“In my opinion, to conduct a fair election she must exercise those powers to delay the election,” wrote Chaulk.
Despite these concerns and statements, Chaulk eventually made a decision to postpone the election.
Lyle Skinner is a lawyer from New Brunswick licensed with the Ontario Law Society. He specializes in emergency management and constitutional law.
He says that without clarity on the legal source of Chaulk’s power to indefinitely delay the election, there is a risk that ballots cast after 8 p.m. on Saturday could be challenged in court.
According to Skinner, there is a provision in the NL Elections Act to delay the election by two days (in this case to Tuesday, February 16) at a particular poll. Section 10 of the Act does confer the CEO powers to make changes adapting to an emergency, but states that it can’t allow for in-person voting to occur outside of regular hours.
“But to delay it indefinitely, it’s very unclear where this power exists in the Elections Act,” said Skinner.
“One could make the argument that those results would be void because they would have been cast after ordinary polling day, with the exception of it being Tuesday,” he explained. “As for whether that argument holds water or not is something for the courts to decide.”
Skinner says that the other election postponement paths outlined in Chaulk’s letter—party leaders going to the Lieutenant Governor or the CMOH citing a public health concern—have very limited weight.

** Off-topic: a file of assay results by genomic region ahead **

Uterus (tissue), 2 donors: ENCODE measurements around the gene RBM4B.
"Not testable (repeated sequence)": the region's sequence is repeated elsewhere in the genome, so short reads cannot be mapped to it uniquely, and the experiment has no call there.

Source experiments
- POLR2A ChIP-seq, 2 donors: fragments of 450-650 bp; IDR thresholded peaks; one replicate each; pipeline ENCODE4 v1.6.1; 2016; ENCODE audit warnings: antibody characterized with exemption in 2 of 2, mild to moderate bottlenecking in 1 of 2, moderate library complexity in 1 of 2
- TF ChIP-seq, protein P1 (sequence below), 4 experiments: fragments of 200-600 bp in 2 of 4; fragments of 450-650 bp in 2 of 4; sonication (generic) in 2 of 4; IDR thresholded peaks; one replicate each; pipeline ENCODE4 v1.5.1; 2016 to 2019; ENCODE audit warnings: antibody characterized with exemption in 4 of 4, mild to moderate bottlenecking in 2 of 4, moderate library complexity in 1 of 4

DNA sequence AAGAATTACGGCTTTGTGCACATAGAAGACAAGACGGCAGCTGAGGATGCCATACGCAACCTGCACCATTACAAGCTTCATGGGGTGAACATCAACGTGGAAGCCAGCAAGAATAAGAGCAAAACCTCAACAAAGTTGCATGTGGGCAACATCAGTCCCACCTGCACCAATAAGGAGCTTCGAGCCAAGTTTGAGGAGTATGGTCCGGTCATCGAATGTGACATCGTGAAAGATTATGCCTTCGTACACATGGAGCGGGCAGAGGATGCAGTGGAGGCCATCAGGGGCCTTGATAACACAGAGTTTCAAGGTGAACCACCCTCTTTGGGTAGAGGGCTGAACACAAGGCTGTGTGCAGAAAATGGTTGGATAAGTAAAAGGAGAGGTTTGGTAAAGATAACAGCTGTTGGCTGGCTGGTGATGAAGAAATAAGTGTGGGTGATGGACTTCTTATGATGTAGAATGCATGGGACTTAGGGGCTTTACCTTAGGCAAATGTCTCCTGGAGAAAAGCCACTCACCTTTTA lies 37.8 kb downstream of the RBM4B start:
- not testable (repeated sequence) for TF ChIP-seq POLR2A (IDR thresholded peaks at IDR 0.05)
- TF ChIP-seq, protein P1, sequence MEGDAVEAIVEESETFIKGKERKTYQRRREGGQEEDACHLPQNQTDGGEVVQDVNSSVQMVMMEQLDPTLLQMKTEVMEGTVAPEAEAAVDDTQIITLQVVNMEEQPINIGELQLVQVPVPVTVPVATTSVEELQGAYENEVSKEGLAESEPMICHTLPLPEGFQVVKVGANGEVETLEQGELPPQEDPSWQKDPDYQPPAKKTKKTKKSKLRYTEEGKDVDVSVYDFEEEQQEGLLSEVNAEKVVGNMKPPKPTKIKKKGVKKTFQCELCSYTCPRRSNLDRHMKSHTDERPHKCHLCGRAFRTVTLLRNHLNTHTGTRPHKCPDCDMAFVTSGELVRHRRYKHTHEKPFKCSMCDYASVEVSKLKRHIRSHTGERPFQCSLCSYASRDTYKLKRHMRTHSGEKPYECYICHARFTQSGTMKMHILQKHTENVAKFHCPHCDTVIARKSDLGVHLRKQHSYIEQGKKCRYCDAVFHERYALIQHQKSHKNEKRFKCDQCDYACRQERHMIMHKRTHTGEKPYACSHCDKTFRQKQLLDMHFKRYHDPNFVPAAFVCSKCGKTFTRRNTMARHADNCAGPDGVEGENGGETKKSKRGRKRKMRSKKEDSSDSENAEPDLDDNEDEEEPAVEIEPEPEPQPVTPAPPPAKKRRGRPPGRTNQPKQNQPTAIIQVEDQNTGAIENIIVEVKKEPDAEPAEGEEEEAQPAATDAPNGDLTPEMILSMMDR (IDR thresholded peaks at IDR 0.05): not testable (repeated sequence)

He says that, essentially, the Lieutenant Governor on their own accord does not legally have a residual of reserve power to intervene.
“Going to Government House and asking the Lieutenant Governor, it’s a non-starter,” said Skinner.
He also says that using the Public Health Protection and Promotion Act under the authority of the CMOH needs to be taken into context.
“It really strains the interpretation of the Act to state that [it] also includes the modification of a polling date, simply because those emergency powers are also still constrained by the constitution and the rule of law,” explained Skinner.
“Newfoundland and Labrador has a separate emergency act where Cabinet itself can declare a state of emergency province wide. And that power is more encompassing. By contrast, using the public health act (which is limited to public health measures) to then overwrite these other aspects of law in Newfoundland and Labrador—it’s a really hard argument to make. There have to be limits.”
Skinner says that New Brunswick could have faced a similar scenario during their pandemic election last fall. When that assembly dissolved, there were no provisions in their respective elections act to allow for deferring or withdrawing a polling date in the event of an outbreak.
“Thankfully in that case in New Brunswick, there were no active cases of covid or significant issues over the course of the election,” he said. “But it was something that the Chief Electoral Officer of New Brunswick herself stated: that she had no legal authority to alter the election date.”
He emphasizes that the CEO pointing to where exactly his authority lies in delaying the election will ease concerns around election results potentially being challenged at a later date.
“But in the absence of that, it’s really hard to predict what happens next.”